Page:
Give up free-ranging?

Discussion in 'Predators and Pests' started by jdgbirds31, Jan 5, 2015.

  1. jdgbirds31

    jdgbirds31 Out Of The Brooder

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    We started in the spring with 4 chickens and 4 guineas... Made it all through the summer and most of the fall with no problems, but since thanksgiving we have lost 2 guineas and 1 chicken. The first 2 just disappeared (1 hen, 1 guinea) but today my husband found a dead guinea with what appeared to be a broken neck but no other injuries (what does that?). At this rate I won't have anyone left by summer! Do I just give up and keep the chickens in a run? Half the reason I got them (and in particular the guineas) was for tick control, but I hate to just be feeding our local predators... What do I do??? The guineas really shouldn't even be penned, so I'm really struggling.
     
  2. ChickenCanoe

    ChickenCanoe Chicken Obsessed

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    Tough choice.

    There are far fewer daytime predators but still everything likes the taste of chicken. Most likely your culprits are aerial or in the weasel family. Other daytime predators would take the birds or do more damage.

    I certainly can feel your pain in losing your tick predators.
    I lost about $4,000 of chickens to mink this past May. They took all the free ranging chicks in the middle of the afternoon over the course of 2 days. They killed every bird in a different coop each night.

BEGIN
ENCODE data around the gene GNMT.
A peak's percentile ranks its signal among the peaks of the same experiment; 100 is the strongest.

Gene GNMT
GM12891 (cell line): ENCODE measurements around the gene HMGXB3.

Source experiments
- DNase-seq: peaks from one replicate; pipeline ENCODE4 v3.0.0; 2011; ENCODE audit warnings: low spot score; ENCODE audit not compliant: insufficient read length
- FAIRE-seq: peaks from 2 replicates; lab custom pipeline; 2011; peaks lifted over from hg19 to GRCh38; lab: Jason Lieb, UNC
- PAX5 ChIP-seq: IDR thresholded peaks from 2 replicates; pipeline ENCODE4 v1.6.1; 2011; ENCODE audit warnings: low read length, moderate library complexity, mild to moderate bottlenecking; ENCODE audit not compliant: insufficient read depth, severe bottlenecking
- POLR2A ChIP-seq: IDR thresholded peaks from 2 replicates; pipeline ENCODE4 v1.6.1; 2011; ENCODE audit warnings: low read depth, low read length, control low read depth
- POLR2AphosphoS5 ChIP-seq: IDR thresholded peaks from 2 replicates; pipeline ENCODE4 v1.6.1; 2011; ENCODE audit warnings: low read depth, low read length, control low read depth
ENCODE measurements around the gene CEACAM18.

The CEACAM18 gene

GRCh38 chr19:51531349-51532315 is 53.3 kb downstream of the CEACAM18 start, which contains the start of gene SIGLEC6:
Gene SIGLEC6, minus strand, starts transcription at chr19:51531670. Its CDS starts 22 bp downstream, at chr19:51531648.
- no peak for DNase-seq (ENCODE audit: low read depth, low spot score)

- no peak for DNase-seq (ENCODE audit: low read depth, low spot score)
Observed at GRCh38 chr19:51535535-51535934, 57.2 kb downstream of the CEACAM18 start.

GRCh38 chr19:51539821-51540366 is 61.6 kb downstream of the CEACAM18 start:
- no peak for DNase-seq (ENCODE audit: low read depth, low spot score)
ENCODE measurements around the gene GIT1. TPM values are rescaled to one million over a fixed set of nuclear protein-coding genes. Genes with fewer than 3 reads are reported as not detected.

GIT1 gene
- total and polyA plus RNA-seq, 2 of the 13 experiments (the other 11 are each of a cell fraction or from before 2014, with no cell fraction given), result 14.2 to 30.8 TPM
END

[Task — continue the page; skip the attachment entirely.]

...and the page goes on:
As for what to do now.
    Other than personally supervising ranging activities, I find that a good rooster will save lots of hens from hawks and will give themselves up to save them from a ground predator like coyote or dog.

    I'm assuming you can keep a rooster with your flock. I recommend a large yet agile and wary breed of rooster.
     
  3. nab58

    nab58 Chillin' With My Peeps

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    I wouldn't have any birds left if I left mine out unattended. After loosing one to a fox right in front of me, we built a large extension to the coop that, although not predator proof, keeps them all in one spot and away from the more dangerous areas.
    The pen we built is simply made from deer fencing and supported by movable fiberglass poles stuck in the ground. It's totally portable and quite flimsy but keeps the birds close to the coop so they can run back in if something threatens them.
    We also never leave them out without someone within earshot.

    It's just the way it is. Once a predator finds your flock they'll keep coming back until they're all gone.

    You other option is to incubate and raise your own chicks to replenish your flock as they disappear.
     
  4. jdgbirds31

    jdgbirds31 Out Of The Brooder

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    I got the guineas in hopes of them playing the rooster role without the crowing, but perhaps I should consider one. I actually raised these birds fr chicks and was planning to get more chicks to replenish, so at a couple bucks a chick I'm not worried about the money, I just hate serving them up on a platter! They just seem so darn happy wandering around the yard :) Also, I'm sure it helped all summer that the kids and the dog and I were outside all the time.